More than 1.5 million state residents left for other parts of the United States from 2000 to 2008, according to the report from the Empire Center for New York State Policy. It was the biggest out-of-state migration in the country.
The vast majority of the migrants, 1.1 million, were former residents of New York City — meaning one out of seven city taxpayers moved out.
It all adds up to staggering loss in taxable income. During 2006-2007, the “migration flow” out of New York to other states amounted to a loss of $4.3 billion.
Of the 12 million people working in New York City and the nine million actually residing there, just over 44,000 people pay a whopping half of all income tax collected by the city. That’s insane. As the tax burden on the city’s wealthiest increases under Mayor Michael Bloomberg, is it any wonder that these people are leaving? Furthermore, is it any wonder why the exodus of those wealthy who make up those 44,000 returns is hurting the city so much?
What the president, his Democratic Party flunkies and liberals like by good buddy at law school don’t seem to understand is that economic growth is derived from freedom, not government. Reducing the tax burden in New York City would draw more people and more business, large and small, into the city and would in turn create more jobs, give more people more money to spend within the boroughs, and consequently increase tax revenue. It’s the Laffer Curve, and it’s anything but funny.
It worked for me as a kid playing SimCity, and it would similarly work for Michael Bloomberg and even Barack Obama on a much larger scale. As chief executives of the nation’s largest city and the nation itself, Bloomberg and Obama should be focused on facilitating growth rather than stifling it, creating jobs rather than providing reason to eliminate or export them, and for those reasons should err on the side of liberty when it comes to the tax and regulatory burdens foisted upon business and industry.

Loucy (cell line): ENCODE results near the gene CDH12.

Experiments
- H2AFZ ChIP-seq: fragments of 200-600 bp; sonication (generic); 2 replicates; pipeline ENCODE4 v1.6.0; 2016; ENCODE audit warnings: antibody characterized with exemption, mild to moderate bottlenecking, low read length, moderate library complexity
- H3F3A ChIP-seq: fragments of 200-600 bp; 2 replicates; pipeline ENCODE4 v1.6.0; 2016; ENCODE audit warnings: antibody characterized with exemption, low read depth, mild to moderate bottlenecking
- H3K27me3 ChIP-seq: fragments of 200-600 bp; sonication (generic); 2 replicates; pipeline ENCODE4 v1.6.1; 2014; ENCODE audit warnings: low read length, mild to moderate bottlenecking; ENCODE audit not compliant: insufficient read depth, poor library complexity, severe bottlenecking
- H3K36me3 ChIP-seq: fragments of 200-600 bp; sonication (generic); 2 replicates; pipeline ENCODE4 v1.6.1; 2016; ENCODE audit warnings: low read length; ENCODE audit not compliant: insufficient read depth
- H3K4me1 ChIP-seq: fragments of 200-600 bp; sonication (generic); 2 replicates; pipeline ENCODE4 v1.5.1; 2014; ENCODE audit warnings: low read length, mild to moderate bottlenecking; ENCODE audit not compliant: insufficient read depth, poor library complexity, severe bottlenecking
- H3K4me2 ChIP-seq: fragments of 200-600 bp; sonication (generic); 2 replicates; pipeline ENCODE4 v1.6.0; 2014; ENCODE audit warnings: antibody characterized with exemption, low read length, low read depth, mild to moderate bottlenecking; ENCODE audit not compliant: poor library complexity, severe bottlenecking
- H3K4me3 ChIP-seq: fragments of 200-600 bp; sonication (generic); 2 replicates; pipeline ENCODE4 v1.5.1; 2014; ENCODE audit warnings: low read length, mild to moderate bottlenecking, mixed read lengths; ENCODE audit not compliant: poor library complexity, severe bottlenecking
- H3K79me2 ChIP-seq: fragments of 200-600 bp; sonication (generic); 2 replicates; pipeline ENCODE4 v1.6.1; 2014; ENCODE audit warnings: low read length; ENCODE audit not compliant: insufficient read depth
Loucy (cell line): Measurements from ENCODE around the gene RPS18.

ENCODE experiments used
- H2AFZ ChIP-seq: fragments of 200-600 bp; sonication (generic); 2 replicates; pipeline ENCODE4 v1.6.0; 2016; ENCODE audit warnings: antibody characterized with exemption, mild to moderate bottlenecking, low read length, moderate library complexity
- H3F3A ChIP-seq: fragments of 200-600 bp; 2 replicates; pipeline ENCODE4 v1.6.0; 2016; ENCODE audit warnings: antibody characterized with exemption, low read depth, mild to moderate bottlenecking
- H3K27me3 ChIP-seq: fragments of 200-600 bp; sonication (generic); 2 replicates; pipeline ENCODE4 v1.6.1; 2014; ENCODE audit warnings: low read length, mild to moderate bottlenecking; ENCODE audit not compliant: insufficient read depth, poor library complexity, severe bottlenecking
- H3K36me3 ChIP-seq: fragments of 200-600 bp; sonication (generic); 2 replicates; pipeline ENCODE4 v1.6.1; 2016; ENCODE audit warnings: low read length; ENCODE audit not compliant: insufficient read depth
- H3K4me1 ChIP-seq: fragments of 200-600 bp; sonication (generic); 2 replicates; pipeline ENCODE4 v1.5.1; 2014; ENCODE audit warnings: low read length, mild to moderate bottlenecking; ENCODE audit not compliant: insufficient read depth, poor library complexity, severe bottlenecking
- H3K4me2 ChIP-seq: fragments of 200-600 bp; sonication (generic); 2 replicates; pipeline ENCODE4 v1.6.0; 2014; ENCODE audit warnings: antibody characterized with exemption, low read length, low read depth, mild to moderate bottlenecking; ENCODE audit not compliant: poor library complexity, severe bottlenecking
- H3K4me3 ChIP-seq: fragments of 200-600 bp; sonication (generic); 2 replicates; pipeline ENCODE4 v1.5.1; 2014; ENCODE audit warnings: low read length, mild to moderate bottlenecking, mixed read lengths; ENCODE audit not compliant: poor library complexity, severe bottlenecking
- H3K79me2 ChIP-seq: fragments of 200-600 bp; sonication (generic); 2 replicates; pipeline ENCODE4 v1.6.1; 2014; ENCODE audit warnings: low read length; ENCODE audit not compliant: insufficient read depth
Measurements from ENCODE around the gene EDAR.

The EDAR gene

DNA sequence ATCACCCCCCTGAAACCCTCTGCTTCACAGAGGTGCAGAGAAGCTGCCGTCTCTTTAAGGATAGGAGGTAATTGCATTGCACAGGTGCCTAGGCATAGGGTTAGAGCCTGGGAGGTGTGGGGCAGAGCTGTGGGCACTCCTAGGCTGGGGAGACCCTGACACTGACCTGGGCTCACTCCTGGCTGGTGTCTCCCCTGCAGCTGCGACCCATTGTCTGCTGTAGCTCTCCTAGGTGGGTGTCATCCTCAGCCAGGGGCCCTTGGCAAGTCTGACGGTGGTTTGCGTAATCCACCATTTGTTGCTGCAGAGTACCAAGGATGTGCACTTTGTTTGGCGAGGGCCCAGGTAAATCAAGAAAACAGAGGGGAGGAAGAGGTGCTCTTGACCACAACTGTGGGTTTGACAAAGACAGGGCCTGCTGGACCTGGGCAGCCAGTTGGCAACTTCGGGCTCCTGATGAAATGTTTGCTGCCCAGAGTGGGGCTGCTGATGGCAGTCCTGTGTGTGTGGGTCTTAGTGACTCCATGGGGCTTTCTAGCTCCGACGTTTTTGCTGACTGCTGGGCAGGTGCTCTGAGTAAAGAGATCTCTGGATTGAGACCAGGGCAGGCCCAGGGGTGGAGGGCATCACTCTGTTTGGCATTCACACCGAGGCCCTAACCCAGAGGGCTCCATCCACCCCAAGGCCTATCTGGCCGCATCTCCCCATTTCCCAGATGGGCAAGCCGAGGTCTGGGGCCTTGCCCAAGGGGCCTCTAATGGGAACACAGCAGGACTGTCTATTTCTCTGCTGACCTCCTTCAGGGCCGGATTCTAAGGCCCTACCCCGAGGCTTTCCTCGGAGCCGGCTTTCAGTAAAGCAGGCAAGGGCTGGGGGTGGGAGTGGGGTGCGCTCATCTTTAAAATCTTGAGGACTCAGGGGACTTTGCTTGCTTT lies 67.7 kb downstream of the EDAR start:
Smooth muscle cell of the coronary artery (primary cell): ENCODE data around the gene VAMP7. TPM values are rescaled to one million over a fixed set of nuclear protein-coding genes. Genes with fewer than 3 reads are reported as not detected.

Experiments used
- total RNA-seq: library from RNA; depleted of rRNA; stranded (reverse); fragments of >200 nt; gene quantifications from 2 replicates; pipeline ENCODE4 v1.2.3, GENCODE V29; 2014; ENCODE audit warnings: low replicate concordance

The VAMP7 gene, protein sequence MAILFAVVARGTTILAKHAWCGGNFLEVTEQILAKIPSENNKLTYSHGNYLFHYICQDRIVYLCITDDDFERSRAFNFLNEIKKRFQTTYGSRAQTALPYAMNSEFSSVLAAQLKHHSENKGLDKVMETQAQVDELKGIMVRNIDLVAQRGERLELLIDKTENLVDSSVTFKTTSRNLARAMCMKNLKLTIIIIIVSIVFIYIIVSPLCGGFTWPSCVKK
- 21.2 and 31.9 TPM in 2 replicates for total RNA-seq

For example, consider something another classmate pointed out to me yesterday evening. A particularly ambitious individual, he was looking at a list of some of the country’s most wealthy people, and both of us were surprised to see on the list Earvin “Magic” Johnson, formerly of the Los Angeles Lakers, with a net worth of about $800 million.
“That doesn’t make any sense,” I said. “He hasn’t played basketball since the Dream Team in the ’92 Olympic Games.”
As it turns out, I was wrong. Partially, at least. Magic Johnson did in fact originally retire in 1991 after disclosing that he had tested HIV-positive (though he played in the 1992 Games), but he came back in 1996 for a brief, 32-game stint with the Lakers. I was right, however, when I insinuated that there was no way he amassed an $800 million fortune from his NBA salary from more than a dozen years ago. His fortune, it seems, has come from good, old-fashioned hard work.
As of November 2004, Johnson’s business enterprises owned more than 30 Burger King locations, 72 Starbucks coffee shops, six Loews movie theater complexes, eight 24-Hour Fitness Center locations, and nine residential and commercial real estate ventures. All in all, he was responsible for creating 10,000 jobs.
I don’t know what else he owns now, but it doesn’t matter — the point remains the same. Saddling Magic Johnson with a higher tax burden would restrict his ability to expand his business and build more restaurants, theatres and fitness centers, thus handcuffing job growth which could otherwise be fomented with proper respect and freedom for business owners. If the tax picture gets bad enough, like we’re seeing in New York, Johnson might even be forced to close some locations, putting workers out of a job in the middle of an economic downturn.
In the next few weeks and months, Congress will be considering two measures–health care reform and cap-and-trade–which will greatly increase costs and fiscal burdens on our nation’s businesses. Places like New York City should serve as a warning to the rest of the country, because when taxes are raised and regulations tightened across the board and across America, the wealthy will have no place else to flee except for outside our borders.
It’s either space ports or tumbleweeds. We simply cannot let the latter happen under our watch.